Lewis O. Powell IV Staff report
September 20, 2013
In 1924, the headline of “The LaGrange Reporter,” one of the two competing newspapers in town, screamed the news, “Harold Callaway defeats Bobby Jones at Highland Country Club.”
The legendary golfer, Bobby Jones, had been defeated by Highland Country Club’s first golf pro, Harold Callaway, in an exhibition game on July 23, 1924. This game was second of three exhibition games Bobby Jones would play here, becoming the first of many well-known golfers to play the course.
“The history of Highland Country Club is inextricably linked with these three exhibition games,” said Doug Cox, who presented his research into the history of the club to a gathering of club members on Monday evening.
Events from the halcyon days of the club’s early history are celebrated in a series of displays created by Doug Cox that were unveiled on Monday night. Hanging in the foyer and one of the halls of the clubhouse, these displays feature images from the club’s early history, copies of the event programs and text from local news reports about the events.
The club was just a year old when Jones appeared here the first time in 1923, having been founded in 1922 by Fuller E. Callaway Sr. The course was designed by Scottish-born Donald Ross, whose nearly 400 courses around the country helped to secure golf’s position in modern American culture.
Besides the golf course, the first club also had a clubhouse, swimming pools and tennis courts. The first clubhouse burned in 1924 and was replaced with a neo-classical styled clubhouse designed by the important Atlanta architectural firm of Hentz, Reid and Adler. This building was demolished in the mid-1960s and replaced with a more modern clubhouse.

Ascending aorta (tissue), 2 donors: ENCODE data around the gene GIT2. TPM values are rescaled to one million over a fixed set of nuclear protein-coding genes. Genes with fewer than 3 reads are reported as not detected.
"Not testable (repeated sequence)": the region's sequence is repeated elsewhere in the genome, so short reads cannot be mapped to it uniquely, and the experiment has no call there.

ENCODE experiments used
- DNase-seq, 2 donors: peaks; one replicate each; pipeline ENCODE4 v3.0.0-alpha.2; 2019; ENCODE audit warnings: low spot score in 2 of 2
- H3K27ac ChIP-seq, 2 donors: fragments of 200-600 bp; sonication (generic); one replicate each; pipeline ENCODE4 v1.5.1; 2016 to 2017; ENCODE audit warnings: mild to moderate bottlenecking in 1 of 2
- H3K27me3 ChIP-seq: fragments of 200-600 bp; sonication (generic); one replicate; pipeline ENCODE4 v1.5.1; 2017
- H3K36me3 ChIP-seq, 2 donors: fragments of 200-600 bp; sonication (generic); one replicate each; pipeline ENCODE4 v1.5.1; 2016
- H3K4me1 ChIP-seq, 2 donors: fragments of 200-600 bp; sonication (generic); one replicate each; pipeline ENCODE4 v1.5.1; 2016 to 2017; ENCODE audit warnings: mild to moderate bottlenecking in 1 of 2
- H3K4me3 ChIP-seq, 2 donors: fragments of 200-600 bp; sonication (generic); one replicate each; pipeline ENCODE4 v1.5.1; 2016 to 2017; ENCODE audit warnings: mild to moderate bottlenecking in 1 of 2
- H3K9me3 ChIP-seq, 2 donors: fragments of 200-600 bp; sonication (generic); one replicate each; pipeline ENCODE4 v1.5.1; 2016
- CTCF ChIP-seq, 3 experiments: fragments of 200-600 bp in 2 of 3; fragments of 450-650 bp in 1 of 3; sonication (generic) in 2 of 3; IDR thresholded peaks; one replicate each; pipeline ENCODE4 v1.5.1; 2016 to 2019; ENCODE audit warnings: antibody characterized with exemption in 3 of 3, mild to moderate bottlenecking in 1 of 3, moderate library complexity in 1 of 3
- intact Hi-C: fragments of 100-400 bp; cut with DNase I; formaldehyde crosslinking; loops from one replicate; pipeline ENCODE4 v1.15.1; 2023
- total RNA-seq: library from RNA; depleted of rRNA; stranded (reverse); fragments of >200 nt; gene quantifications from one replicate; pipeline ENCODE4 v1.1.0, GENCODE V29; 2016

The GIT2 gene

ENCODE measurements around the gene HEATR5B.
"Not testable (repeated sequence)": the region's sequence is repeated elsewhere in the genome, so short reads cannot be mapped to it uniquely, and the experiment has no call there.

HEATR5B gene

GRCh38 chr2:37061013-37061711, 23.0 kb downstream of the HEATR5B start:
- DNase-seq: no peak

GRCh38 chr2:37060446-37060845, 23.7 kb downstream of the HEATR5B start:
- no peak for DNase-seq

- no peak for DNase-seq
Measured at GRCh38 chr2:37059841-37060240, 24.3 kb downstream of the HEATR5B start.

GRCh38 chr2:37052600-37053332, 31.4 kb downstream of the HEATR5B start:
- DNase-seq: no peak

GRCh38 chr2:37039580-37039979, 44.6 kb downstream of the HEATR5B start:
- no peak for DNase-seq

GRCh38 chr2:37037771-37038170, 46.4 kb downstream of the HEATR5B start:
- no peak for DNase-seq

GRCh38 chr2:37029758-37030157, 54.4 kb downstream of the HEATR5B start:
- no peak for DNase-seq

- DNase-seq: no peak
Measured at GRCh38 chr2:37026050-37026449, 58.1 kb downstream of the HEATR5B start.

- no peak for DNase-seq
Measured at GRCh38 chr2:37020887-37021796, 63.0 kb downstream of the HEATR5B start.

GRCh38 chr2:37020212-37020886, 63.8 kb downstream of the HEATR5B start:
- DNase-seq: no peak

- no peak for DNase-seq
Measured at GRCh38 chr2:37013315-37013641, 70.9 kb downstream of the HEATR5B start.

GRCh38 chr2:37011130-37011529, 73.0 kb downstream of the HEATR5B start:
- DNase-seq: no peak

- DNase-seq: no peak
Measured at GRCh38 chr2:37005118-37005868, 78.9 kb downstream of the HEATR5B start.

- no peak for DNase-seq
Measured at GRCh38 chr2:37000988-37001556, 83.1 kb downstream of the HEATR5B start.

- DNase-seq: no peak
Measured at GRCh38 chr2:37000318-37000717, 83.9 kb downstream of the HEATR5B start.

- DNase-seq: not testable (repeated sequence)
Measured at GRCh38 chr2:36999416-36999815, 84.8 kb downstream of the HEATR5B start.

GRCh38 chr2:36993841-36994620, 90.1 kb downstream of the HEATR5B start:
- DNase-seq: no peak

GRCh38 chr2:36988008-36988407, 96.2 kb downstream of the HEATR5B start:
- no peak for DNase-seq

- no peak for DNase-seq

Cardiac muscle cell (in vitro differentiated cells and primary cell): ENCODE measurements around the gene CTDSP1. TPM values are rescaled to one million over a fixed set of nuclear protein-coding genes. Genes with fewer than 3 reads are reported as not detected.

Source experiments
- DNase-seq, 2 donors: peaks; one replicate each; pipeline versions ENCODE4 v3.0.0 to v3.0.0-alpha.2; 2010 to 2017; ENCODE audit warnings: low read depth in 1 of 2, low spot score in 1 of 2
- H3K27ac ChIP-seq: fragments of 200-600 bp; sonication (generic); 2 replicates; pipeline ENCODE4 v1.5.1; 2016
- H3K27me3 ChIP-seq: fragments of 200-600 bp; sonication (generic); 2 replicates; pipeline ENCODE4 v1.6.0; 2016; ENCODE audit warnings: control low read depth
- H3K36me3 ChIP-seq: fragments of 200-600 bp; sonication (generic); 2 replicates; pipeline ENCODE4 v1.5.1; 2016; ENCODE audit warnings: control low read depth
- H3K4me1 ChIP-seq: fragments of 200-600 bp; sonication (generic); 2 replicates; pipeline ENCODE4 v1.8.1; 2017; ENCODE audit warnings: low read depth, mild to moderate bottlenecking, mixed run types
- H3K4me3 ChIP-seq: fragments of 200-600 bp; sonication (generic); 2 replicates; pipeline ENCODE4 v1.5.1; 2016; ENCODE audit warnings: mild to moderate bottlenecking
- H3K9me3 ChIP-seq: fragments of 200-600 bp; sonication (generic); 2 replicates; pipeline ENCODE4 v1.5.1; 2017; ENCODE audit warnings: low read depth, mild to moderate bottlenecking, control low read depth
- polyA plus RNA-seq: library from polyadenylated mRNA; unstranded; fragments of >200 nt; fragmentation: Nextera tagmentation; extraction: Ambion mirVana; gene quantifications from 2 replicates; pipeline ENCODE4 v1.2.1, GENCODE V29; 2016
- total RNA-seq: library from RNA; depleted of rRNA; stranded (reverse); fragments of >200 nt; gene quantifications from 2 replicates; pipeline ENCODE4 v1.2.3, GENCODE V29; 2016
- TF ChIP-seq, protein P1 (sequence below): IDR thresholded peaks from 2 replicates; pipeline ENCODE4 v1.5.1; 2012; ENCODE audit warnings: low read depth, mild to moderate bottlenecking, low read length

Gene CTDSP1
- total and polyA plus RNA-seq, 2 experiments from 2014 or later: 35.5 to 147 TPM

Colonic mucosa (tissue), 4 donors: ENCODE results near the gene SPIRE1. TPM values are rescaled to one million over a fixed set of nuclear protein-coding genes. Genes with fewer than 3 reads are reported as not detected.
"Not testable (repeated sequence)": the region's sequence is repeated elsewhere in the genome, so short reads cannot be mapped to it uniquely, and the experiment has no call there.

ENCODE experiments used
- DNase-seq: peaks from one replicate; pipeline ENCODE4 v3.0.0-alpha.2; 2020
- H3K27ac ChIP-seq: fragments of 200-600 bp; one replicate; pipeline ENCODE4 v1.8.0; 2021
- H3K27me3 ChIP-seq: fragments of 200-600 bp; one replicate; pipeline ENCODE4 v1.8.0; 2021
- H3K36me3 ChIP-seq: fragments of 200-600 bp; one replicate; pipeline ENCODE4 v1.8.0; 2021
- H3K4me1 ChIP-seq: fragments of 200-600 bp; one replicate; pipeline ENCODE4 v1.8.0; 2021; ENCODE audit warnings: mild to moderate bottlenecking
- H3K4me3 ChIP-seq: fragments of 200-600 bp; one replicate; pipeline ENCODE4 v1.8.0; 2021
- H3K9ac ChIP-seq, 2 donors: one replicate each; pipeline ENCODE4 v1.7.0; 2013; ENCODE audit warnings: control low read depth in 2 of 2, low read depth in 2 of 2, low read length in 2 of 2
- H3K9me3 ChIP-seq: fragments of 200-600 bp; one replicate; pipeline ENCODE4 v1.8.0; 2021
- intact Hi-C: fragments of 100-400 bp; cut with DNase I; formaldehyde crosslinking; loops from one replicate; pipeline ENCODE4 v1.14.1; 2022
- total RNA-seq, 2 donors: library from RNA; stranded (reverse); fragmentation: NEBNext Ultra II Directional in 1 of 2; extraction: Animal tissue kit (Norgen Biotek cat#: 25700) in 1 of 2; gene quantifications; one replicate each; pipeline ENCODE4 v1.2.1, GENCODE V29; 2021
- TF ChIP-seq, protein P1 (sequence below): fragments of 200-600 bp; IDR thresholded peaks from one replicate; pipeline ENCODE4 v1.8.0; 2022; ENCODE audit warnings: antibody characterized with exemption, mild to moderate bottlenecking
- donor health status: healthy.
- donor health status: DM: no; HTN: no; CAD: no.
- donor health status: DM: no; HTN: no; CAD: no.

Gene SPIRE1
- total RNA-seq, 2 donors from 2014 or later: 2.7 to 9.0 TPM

Bobby Jones returned to the club and was defeated again in 1925. This time he teamed up with Harold Callaway and they were defeated by Walter Hagen — who would go on to be the first American to win the British Open in 1928 — and noted Georgia golfer, Watts Gunn.
Following World War II, club member Arthur B. “Skin” Edge, Jr. convinced golfer Byron Nelson to play the club’s course. Nelson, who had in 1945 won 18 of the 35 PGA tournaments, played two exhibition rounds at the club. In his first round in 1946, Nelson broke the existing course record with a score of 64. Returning the next year, he teamed up with Jack Murphy against Tommy Barnes and local Cliff Hunter. Nelson and Murphy defeated the other pair.
Following Bobby Jones’ exhibition games here, the golfer would retire in 1930 at the ripe age of 28. He would later found and help design the Augusta National Golf Club in Augusta, which annually hosts the Masters Tournament.